WHITEFIELD — Two mixups in Regional School Unit 12 have families scrambling to make arrangements for their students and district officials wondering how to pay for the solutions.
On the first day of school, students in Whitefield and Windsor were left waiting for buses that never arrived to take them to Cony High School. RSU 12 is still figuring out how to transport the students for the rest of the year.
Also, two families drove their seniors five hours to the Maine School of Science and Mathematics in Limestone last month, only to find later that RSU 12 would not pay the $7,950 room-and-board fee as it had in the past.
Both problems apparently resulted from a lack of communication or crossed wires among former Superintendent Greg Potter, school board members, parents and, in the case of the busing, interim Superintendent Alan Hawkins and employees of the Augusta School Department.
At the school board meeting Thursday night, Whitefield board member Malinda Caron expressed frustration about the busing situation, which affects her daughter, Cony sophomore Emily Cote.
“What I’m upset about is why the ball was dropped,” Caron said, adding that Potter and Augusta school employees both appeared to be at fault. “I’m wondering what other balls have been dropped.”
The busing situation started in the spring, when Augusta Superintendent Cornelia Brown and Business Manager Karla Miller realized that Augusta had been providing free transportation to Whitefield and Windsor students, although they were not obligated to do so.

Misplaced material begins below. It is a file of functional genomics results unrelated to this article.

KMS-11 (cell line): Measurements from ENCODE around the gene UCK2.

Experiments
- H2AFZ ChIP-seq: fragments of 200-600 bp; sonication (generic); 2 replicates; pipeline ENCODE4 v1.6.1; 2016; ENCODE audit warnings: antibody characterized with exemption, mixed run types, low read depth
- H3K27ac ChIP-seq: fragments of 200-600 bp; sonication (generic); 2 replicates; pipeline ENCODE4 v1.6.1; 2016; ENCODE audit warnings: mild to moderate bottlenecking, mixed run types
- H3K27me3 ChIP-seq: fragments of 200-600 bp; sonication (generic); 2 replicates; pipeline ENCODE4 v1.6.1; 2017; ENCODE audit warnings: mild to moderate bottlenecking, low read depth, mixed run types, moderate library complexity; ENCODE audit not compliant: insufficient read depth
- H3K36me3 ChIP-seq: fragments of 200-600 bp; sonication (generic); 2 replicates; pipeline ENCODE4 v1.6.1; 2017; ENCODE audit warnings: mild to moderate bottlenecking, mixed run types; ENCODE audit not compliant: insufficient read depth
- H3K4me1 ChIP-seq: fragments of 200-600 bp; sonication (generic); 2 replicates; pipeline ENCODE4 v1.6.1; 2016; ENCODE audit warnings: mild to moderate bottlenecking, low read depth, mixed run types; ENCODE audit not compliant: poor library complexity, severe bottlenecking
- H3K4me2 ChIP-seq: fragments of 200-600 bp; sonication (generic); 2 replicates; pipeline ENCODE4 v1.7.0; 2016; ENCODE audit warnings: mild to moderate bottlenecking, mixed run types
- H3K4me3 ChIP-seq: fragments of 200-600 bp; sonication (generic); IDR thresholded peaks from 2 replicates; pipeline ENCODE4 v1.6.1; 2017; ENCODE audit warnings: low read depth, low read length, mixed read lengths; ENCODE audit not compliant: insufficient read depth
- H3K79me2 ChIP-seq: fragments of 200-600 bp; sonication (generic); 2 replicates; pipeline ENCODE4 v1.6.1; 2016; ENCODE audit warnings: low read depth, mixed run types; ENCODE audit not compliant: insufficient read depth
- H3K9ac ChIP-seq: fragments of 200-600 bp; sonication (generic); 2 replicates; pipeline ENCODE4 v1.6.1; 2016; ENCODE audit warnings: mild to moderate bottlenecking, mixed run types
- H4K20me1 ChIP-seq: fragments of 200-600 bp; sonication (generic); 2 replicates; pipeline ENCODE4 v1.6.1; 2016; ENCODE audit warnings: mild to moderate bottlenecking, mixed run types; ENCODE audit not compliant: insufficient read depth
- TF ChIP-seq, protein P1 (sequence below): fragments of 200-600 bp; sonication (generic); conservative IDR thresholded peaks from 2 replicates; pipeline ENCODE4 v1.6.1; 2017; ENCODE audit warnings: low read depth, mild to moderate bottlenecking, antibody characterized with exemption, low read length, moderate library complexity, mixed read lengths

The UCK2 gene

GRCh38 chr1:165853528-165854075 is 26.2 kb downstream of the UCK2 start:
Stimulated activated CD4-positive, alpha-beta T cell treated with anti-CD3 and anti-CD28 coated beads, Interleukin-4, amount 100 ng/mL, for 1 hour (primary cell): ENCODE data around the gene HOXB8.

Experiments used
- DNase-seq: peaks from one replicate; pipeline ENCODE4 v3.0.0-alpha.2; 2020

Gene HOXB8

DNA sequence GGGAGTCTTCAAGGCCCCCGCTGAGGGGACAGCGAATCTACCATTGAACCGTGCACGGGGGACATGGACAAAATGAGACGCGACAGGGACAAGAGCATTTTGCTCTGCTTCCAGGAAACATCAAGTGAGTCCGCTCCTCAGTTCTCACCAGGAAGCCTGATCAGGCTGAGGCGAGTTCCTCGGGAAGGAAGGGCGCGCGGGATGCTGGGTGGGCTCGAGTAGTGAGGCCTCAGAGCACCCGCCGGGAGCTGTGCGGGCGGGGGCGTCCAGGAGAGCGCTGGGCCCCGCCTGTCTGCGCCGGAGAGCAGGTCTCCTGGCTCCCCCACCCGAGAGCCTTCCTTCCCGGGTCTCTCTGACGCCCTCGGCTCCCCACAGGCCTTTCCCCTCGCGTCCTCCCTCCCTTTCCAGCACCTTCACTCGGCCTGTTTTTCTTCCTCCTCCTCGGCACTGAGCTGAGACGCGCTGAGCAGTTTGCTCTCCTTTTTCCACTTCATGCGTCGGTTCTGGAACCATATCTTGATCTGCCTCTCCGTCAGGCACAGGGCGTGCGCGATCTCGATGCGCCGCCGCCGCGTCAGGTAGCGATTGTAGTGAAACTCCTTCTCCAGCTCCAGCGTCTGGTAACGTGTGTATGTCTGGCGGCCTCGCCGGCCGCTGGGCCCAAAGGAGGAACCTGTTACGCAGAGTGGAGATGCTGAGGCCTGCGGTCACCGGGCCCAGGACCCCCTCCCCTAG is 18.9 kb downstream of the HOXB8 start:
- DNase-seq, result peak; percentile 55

While Chelsea, another RSU 12 town, has a contract requiring Augusta to transport students from Chelsea School to Cony, busing for Windsor and Whitefield students was based on what Hawkins characterized as a “handshake agreement.”
Miller does not know how long Augusta has provided free busing for Whitefield and Windsor students. She estimates that it costs at least $8,000 per year in Augusta’s contract with First Student.
Brown and Miller decided in May to end busing for those students, and Miller said she notified either Potter or his assistant about it.
Potter, who left RSU 12 for the superintendent’s post at Newport-based RSU 19, said he does not recall any such communication.
“I don’t believe the office ever received anything like that,” he said Friday. “If there was discussion, it was related to the Chelsea contract running out after next year.”
Sometime after Hawkins took over as interim superintendent on July 1, Miller called the RSU 12 office again and talked to Hawkins about the need to notify parents.
“He told me that he spoke with someone at Cony and thought that Cony should send the letter; but again, it’s their students,” Miller said. “We don’t know which ones of their students are choosing to come to Augusta every year.”
Hawkins said he called Cony High School, and a woman in the office said they would distribute a letter to parents. He thought that was enough.
“I have learned, and I should have remembered, you shouldn’t assume anything,” Hawkins said.
Students in Whitefield and Windsor gathered at last year’s bus stops on the first day of school Aug. 29, but no buses arrived. Hawkins said he does not know how many of the students ever made it to school.
Since then, RSU 12’s one spare bus and a driver Hawkins pressed into service have been transporting about a half-dozen Whitefield students to and from school. Hawkins said he is looking for a more economical solution, such as a van. First Student told him they would charge $176 a day to bus the students.
This year 14 students from Whitefield, seven from Windsor and one from Somerville are attending Cony. There will be a meeting for parents at 6:30 p.m. Tuesday at Windsor School to discuss some alternatives, and Hawkins hopes to bring something to the school board in October.